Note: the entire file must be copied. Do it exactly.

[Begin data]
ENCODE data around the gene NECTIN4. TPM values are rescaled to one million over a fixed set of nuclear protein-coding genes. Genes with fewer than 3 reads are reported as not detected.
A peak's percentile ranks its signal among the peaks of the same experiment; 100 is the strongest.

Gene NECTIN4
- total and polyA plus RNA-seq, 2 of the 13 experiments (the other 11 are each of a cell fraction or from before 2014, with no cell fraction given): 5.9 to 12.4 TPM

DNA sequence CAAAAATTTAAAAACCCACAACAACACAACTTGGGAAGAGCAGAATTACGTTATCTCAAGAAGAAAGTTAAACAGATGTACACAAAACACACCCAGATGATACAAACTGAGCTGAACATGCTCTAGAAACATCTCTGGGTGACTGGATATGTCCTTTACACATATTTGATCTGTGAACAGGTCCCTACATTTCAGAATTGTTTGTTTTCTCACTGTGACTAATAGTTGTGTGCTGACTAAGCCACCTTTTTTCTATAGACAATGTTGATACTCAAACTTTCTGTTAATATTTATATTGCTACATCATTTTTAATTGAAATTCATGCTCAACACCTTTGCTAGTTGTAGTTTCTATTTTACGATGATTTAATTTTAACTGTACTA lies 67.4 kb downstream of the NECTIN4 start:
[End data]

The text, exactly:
ENCODE data around the gene NECTIN4. TPM values are rescaled to one million over a fixed set of nuclear protein-coding genes. Genes with fewer than 3 reads are reported as not detected.
A peak's percentile ranks its signal among the peaks of the same experiment; 100 is the strongest.

Gene NECTIN4
- total and polyA plus RNA-seq, 2 of the 13 experiments (the other 11 are each of a cell fraction or from before 2014, with no cell fraction given): 5.9 to 12.4 TPM

DNA sequence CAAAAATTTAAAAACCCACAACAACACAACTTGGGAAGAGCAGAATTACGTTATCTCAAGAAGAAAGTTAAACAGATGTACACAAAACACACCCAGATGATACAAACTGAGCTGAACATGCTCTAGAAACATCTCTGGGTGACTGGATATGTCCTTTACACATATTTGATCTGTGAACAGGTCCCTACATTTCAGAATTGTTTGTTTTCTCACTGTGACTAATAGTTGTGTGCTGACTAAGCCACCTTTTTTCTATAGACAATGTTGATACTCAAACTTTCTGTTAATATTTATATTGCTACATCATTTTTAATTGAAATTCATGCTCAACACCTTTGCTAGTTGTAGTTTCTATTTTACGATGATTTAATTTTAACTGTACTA lies 67.4 kb downstream of the NECTIN4 start: